UN asks Thailand for clarification on situation of Hmong BBC guide
|Publisher||UN News Service|
|Publication Date||3 April 2009|
|Cite as||UN News Service, UN asks Thailand for clarification on situation of Hmong BBC guide, 3 April 2009, available at: http://www.refworld.org/docid/49fab9d91e.html [accessed 19 May 2013]|
|Disclaimer||This is not a UNHCR publication. UNHCR is not responsible for, nor does it necessarily endorse, its content. Any views expressed are solely those of the author or publisher and do not necessarily reflect those of UNHCR, the United Nations or its Member States.|
The United Nations refugee agency is asking the Thai Government for clarification regarding allegations that a Lao Hmong man, who served as a guide for BBC journalists in Laos' jungles, was mistreated in a camp in northern Thailand.
Joua Va Yang, who led a team of BBC journalists in Laos to document the plight of the Hmong in 2004, is reportedly in danger of being deported to his home country, according to the UN High Commissioner for Refugees (UNHCR).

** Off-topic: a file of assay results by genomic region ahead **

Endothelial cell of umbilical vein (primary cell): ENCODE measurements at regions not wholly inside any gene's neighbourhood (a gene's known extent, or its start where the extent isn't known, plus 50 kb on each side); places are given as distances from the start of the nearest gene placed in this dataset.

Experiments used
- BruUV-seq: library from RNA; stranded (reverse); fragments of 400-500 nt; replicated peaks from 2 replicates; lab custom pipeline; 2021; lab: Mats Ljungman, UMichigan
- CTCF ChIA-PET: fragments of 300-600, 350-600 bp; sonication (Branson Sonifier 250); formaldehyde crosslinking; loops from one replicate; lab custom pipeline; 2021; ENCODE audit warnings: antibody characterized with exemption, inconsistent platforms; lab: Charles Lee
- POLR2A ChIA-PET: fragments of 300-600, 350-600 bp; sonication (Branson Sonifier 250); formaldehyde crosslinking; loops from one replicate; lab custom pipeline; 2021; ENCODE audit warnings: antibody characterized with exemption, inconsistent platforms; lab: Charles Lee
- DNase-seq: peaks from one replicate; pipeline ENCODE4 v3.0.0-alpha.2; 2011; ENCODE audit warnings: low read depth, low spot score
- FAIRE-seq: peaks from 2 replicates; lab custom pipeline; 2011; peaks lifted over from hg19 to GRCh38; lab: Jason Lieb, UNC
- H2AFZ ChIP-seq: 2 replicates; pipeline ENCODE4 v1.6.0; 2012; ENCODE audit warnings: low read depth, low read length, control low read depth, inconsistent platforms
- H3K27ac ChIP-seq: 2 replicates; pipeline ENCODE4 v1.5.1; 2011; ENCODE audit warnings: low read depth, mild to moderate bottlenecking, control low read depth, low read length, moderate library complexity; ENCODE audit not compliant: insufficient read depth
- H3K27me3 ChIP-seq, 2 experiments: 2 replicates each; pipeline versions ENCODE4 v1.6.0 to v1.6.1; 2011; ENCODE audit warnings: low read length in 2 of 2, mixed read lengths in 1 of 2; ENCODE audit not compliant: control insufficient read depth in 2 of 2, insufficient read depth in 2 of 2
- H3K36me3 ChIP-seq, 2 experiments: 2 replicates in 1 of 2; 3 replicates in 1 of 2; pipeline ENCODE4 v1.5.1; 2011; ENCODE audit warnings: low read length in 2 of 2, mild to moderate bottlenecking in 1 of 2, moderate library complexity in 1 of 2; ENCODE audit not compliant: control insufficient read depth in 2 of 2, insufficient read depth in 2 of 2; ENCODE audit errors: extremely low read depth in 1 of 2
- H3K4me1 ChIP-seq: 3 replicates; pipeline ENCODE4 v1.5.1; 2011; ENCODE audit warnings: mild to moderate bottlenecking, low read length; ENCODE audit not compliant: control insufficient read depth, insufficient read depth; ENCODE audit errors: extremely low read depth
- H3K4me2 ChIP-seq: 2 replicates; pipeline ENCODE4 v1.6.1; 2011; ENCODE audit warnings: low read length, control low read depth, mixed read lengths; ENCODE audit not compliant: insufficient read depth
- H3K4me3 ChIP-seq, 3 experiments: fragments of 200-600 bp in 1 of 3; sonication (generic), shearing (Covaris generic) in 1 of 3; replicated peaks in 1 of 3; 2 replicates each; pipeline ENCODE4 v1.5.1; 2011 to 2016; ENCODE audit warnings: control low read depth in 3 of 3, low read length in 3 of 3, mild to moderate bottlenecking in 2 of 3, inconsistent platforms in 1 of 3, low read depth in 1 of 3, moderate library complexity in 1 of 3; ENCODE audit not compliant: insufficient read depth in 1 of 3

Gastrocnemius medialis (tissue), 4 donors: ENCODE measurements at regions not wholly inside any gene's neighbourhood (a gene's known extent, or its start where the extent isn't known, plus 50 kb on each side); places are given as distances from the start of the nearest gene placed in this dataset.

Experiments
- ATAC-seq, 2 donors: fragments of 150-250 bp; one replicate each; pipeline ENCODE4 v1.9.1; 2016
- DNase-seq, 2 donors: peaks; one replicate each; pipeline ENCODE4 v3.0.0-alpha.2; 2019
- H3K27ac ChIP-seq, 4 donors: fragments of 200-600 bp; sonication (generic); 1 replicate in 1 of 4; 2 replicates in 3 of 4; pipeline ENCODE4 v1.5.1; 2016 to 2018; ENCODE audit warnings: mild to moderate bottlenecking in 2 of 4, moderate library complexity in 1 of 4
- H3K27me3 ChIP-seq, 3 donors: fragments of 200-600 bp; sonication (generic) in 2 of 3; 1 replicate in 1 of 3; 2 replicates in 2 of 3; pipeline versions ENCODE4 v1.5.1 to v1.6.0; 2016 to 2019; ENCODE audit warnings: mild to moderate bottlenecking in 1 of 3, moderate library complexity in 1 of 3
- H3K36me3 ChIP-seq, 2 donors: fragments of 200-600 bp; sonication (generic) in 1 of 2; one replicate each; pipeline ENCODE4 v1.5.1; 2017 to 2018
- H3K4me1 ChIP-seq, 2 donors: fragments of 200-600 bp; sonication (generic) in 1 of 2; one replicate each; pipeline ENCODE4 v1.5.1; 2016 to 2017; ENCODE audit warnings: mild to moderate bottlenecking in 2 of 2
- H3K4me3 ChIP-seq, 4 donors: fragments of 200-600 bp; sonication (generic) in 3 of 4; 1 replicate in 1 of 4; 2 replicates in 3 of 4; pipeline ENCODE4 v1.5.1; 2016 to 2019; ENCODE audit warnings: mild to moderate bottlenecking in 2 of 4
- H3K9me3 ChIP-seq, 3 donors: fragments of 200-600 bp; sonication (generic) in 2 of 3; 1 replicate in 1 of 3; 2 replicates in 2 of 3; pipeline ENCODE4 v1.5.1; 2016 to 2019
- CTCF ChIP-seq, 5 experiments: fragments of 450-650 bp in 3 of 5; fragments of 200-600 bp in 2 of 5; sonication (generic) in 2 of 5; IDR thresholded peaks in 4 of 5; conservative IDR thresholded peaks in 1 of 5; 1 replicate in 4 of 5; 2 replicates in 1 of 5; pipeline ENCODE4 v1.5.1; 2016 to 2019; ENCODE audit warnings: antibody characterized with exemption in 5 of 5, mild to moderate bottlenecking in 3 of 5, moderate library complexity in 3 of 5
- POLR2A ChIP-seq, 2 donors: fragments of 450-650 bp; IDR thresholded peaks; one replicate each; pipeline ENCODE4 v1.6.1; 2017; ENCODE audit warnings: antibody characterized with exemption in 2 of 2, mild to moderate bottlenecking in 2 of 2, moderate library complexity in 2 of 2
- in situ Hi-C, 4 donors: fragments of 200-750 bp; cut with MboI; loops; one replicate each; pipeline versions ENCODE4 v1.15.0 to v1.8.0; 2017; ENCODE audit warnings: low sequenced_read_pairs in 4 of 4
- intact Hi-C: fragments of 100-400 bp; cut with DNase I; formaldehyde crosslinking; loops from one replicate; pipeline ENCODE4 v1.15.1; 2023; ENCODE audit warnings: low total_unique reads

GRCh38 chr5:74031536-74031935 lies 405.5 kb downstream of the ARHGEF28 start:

There have been allegations that he was mistreated at Petchabun province's Huay Nam Khao camp, home to over 5,000 Hmong to whom UNHCR has never had access.
Mr. Joua Va is believed to now be in Khao Kho prison, in the same province, with his wife and four children.
UNHCR spokesperson Ron Redmond said that the agency has asked the Thai Government to respect the customary principle of non-refoulement, by which no refugee or asylum-seeker should be forced to return to a country where he or she could face persecution.
He said the agency urges the Thai Government to review the status of Lao Hmong in the country in a "fair and transparent manner."
Further, UNHCR "is concerned that the continued lack of transparency in the treatment of the Lao Hmong in Petchabun undermines confidence in the commitment of Thailand to ensuring that international principles are respected," the spokesperson noted.
The group began gathering in Huay Nam Khao camp in large numbers in 2005, with 2,000 of them having been sent back to Laos since Thailand began repatriating them in 2007.
UNHCR again offered its assistance to the Thai Government in helping find solutions for Lao Hmong, including through the traditional role the agency plays in voluntary returns.